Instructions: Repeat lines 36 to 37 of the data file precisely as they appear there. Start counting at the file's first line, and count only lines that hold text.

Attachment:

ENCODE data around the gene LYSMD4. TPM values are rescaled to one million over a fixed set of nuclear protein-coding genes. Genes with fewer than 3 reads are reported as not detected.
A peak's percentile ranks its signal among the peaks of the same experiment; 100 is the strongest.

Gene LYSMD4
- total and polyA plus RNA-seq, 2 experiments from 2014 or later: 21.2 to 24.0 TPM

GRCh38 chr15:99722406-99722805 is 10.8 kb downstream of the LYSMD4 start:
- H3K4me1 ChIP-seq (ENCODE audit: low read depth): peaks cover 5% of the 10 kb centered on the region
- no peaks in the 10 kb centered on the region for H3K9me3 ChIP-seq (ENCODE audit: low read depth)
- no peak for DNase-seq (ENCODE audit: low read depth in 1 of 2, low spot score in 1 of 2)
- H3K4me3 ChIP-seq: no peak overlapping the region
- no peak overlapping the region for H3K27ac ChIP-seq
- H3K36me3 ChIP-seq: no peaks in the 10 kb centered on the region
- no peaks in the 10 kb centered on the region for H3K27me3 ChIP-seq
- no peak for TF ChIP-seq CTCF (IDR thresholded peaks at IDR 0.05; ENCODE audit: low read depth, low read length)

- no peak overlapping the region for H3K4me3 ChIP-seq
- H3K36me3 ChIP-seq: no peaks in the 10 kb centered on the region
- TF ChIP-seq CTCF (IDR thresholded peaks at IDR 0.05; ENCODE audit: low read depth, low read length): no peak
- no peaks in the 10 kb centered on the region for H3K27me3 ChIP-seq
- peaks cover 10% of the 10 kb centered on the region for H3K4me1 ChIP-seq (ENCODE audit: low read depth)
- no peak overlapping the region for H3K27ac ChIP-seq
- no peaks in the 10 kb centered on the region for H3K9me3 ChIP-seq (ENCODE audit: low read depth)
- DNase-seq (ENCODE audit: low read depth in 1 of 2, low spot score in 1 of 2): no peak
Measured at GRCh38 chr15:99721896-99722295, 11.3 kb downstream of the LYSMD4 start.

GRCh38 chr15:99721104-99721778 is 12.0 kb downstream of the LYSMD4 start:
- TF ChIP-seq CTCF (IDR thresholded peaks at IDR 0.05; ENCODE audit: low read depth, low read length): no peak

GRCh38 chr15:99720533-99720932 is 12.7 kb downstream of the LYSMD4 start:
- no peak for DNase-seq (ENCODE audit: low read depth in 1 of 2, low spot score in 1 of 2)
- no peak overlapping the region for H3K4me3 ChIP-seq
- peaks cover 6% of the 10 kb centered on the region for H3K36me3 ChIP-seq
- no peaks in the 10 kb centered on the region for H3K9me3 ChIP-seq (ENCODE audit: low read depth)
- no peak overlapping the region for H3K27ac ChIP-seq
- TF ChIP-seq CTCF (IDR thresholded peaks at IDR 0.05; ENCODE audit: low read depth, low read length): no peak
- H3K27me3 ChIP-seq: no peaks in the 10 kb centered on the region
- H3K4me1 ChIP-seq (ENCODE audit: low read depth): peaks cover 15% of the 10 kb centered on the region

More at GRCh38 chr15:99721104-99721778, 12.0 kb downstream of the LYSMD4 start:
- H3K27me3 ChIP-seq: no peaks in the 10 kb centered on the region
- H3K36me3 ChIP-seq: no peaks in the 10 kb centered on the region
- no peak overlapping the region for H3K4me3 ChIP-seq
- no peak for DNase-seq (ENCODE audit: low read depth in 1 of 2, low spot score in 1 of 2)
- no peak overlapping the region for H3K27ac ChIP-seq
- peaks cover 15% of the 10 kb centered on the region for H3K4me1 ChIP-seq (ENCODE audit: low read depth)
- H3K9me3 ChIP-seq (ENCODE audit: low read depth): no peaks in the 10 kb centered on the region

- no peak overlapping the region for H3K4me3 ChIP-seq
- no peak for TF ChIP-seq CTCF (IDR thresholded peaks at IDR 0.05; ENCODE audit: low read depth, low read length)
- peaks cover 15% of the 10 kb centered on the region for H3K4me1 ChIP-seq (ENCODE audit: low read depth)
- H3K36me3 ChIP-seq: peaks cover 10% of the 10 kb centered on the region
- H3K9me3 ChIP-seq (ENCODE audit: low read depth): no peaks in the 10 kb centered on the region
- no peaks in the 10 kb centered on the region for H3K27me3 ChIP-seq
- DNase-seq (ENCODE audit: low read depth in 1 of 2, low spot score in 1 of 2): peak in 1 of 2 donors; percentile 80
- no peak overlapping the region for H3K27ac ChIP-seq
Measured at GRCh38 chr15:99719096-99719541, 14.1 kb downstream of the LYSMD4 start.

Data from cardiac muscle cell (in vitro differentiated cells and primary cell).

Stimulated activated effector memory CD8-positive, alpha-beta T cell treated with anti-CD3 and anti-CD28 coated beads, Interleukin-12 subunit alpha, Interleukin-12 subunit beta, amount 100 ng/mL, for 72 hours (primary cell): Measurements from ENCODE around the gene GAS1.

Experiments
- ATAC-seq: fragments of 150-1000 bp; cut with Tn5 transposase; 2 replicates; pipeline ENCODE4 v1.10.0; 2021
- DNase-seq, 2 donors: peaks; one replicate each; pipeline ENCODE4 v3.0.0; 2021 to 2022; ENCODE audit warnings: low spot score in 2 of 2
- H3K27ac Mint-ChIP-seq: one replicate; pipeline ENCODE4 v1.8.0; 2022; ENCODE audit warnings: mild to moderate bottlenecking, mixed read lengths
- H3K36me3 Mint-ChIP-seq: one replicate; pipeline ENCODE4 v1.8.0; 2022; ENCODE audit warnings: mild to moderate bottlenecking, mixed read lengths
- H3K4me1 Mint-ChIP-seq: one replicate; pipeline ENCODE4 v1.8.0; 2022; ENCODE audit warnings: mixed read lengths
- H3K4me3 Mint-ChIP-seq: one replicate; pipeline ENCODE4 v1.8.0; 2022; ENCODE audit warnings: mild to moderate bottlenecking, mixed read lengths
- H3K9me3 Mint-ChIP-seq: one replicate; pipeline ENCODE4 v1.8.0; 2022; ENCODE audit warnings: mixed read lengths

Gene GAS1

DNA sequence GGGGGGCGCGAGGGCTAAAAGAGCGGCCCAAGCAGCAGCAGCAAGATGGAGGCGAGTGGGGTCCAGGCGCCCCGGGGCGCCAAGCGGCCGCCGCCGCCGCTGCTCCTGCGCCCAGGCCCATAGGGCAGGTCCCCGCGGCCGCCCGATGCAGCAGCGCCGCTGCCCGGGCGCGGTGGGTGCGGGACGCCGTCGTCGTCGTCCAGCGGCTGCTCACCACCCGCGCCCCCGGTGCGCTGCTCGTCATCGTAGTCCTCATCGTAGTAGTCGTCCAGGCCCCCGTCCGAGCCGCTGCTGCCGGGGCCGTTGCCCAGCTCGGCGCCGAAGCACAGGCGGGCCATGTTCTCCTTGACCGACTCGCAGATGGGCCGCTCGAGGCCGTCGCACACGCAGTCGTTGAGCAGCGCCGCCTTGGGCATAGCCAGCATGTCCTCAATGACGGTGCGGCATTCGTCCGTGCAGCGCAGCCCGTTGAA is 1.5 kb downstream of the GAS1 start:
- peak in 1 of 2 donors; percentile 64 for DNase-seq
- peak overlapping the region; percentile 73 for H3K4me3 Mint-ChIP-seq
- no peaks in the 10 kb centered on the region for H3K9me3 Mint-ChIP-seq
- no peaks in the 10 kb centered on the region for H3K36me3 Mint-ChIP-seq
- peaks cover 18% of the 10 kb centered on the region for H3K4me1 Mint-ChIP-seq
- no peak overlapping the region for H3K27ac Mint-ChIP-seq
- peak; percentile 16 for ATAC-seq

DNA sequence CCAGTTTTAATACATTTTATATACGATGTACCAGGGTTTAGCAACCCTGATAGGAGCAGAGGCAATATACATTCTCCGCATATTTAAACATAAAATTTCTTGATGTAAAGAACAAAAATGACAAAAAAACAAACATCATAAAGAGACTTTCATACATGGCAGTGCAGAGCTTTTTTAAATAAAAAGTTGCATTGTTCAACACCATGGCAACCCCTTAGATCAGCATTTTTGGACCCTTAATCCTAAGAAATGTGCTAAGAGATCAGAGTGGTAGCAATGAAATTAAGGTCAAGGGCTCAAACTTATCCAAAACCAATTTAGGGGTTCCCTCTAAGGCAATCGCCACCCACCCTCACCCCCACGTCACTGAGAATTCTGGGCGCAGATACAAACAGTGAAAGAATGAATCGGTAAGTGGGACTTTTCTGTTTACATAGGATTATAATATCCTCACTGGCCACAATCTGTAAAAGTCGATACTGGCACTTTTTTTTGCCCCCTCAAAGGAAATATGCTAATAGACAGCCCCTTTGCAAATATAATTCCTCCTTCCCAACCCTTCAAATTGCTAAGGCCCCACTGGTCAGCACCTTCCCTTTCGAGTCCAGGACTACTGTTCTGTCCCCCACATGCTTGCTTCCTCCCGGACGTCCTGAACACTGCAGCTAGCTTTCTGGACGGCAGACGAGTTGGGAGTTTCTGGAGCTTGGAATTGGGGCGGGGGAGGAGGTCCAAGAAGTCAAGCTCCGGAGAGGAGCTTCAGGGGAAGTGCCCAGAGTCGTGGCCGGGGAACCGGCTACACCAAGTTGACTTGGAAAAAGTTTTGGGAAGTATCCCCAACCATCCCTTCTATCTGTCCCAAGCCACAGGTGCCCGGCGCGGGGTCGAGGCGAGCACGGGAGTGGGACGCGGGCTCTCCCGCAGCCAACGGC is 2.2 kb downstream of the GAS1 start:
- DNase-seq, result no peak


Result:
- H3K36me3 ChIP-seq: no peaks in the 10 kb centered on the region
- no peak overlapping the region for H3K4me3 ChIP-seq